downtownexpress.com

Volume 19 • Issue 18 | September 15 - 21, 2006

Under cover

Pier pressure

For a dilapidated berth shrouded in scaffolding, Pier A certainly has a lot of suitors. And the latest one is the Battery Park City Authority, the state agency that runs Battery Park City.

New York City owns Pier A, a 19th century pier at the edge of Battery Park, and leases it to Wings Point Associates, a private developer. In the years that Wings Point has owned the pier, the company has been mired in lawsuits with the city and dead-end negotiations with the National Park Service to move security screening for Liberty Island tours onto the pier.

Meanwhile, the silver and green pier with an historic clock tower, has sat decrepit and aging, in need of as much as $40 million in work. The Battery Park City Authority thinks it is up for the job of fixing it up.

“I’ve been trying to take over Pier A for the last 10 years,” said B.P.C.A. chairperson James Gill, who also wants to take over the revitalization of Greenwich Street South. “It’s just sitting there doing nothing except looking ugly.”

Gill recently sent a letter to Dep. Mayor Dan Doctoroff — who oversees the Economic Development Corp., the city agency that owns the pier — telling him he wants the pier for Battery Park City.

“They’ve given serious thought to my proposal,” said Gill, adding that the pier now lies within the B.P.C. Authority’s jurisdiction.

If the authority controlled the pier, it would buy out Wings Point’s interests and use the pier for a Park Service security screening area, with a restaurant and retail space.

A spokesperson for Doctoroff referred all questions to the E.D.C., which did not return calls for comment.

“That pier is between Battery Park City and historic Battery Park,” said Gill. “The park’s getting better and better and the last thing we need is that ugly thing between them and us.”


Principal pet

Former P.S. 234 principal Sandy Bridges has a new charge. Bridges gave birth to Henry Allen Lugar at 10:48 p.m. on Aug. 14 — a full four weeks early. “When they’re cooked they’re cooked!” she said of little Henry, who weighed 8 lbs. 10.6 oz. and was 22 inches long.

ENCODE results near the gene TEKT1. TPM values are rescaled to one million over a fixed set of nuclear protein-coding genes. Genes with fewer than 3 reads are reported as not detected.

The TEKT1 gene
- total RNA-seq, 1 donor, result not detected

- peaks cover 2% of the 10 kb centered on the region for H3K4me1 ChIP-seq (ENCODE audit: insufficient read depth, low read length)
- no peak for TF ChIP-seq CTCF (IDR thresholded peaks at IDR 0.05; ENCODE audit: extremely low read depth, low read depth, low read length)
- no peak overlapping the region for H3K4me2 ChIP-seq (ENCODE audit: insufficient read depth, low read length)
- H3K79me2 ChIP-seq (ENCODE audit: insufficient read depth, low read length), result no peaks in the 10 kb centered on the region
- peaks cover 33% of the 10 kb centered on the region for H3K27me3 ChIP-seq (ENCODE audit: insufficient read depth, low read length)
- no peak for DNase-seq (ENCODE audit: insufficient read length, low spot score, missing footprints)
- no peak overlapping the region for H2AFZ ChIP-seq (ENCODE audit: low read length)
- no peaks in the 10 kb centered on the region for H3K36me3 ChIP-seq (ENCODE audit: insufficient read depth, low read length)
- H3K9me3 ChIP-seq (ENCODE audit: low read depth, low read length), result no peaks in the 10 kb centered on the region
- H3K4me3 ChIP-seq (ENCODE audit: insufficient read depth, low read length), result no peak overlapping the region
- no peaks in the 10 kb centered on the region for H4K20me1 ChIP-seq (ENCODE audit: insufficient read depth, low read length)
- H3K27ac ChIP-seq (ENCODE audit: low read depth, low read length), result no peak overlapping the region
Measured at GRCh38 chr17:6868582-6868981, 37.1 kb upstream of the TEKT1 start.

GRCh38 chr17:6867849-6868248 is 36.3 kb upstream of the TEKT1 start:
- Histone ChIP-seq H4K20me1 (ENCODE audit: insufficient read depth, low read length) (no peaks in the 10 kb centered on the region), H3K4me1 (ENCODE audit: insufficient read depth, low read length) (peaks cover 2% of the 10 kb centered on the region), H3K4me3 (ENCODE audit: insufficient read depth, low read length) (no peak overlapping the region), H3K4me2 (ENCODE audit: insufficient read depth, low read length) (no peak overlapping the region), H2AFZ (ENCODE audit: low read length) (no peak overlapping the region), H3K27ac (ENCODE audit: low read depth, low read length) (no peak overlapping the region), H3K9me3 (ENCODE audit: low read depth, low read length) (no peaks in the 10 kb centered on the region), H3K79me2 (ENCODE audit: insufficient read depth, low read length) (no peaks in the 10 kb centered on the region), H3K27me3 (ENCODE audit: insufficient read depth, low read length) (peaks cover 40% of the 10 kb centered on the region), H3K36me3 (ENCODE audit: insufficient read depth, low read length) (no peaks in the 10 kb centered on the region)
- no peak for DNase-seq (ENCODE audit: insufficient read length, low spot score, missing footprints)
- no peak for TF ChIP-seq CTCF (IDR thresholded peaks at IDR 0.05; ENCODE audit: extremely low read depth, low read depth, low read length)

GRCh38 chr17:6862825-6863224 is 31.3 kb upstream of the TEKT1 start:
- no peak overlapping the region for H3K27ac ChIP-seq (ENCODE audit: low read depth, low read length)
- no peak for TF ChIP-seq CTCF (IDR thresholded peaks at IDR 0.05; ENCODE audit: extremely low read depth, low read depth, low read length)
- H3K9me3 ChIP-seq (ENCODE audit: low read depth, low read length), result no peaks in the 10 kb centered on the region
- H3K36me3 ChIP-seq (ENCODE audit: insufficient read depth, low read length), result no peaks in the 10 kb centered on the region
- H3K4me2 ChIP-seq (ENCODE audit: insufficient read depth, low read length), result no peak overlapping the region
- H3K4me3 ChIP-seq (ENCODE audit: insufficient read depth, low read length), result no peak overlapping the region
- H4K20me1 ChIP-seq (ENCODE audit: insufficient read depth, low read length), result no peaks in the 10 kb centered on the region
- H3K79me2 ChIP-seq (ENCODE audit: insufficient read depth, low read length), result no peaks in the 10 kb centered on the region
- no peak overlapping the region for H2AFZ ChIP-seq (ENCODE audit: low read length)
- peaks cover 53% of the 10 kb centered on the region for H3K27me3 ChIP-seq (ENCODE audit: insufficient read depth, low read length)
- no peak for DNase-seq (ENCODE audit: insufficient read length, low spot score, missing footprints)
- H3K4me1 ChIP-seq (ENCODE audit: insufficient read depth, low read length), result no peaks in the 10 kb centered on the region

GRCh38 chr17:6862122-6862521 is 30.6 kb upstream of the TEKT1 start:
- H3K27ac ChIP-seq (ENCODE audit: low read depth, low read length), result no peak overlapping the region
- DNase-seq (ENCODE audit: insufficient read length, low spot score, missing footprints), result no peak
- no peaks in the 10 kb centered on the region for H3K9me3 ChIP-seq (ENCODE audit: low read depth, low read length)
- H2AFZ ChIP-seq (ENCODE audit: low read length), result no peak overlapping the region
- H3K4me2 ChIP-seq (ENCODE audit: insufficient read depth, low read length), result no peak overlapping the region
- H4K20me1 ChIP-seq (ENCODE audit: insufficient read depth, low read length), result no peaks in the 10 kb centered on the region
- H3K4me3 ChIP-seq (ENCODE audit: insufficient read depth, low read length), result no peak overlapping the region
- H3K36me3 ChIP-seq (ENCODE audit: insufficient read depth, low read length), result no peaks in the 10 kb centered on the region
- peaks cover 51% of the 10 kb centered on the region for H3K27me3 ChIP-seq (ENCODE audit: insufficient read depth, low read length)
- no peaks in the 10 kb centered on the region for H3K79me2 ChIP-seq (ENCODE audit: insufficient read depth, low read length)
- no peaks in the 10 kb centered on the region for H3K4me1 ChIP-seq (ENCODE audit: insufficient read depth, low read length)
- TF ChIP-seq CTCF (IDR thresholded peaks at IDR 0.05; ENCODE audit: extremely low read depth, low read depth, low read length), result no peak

Henry might have been ready to make his grand entrance, but 38-year-old Bridges and husband Matthew Lugar, 39, were anything but. “When the doctor said you have to come to the hospital, I burst into tears, I said ‘I haven’t washed anything!’” Bridges said. The couple hadn’t cleaned any of the baby’s clothes, bought a car seat or finished the rest of their pre-baby shopping. So while Bridges went into labor, Lugar went on a shopping spree. “He was an absolute hero. He’s a good shopper,” she said.

Bridges resigned from her job at the Tribeca elementary school at the end of last school year to prepare for her first baby. She has no plans to return to the beloved Warren St. school and she and her family plan to move to Connecticut later this fall.

Like his chatty, cheerful mother, Henry appears to be a social fellow already. “He’s very congenial,” said Bridges. Another former P.S. 234 principal, Anna Switzer, visited Bridges last week at her Manhattan apartment. Henry took to Bridges’ old boss right away and sat on her lap for an hour. “He just wants to know what’s going on. He’s just a peach, I couldn’t have asked for a better baby. We like him very much. We think we’ll keep him.”



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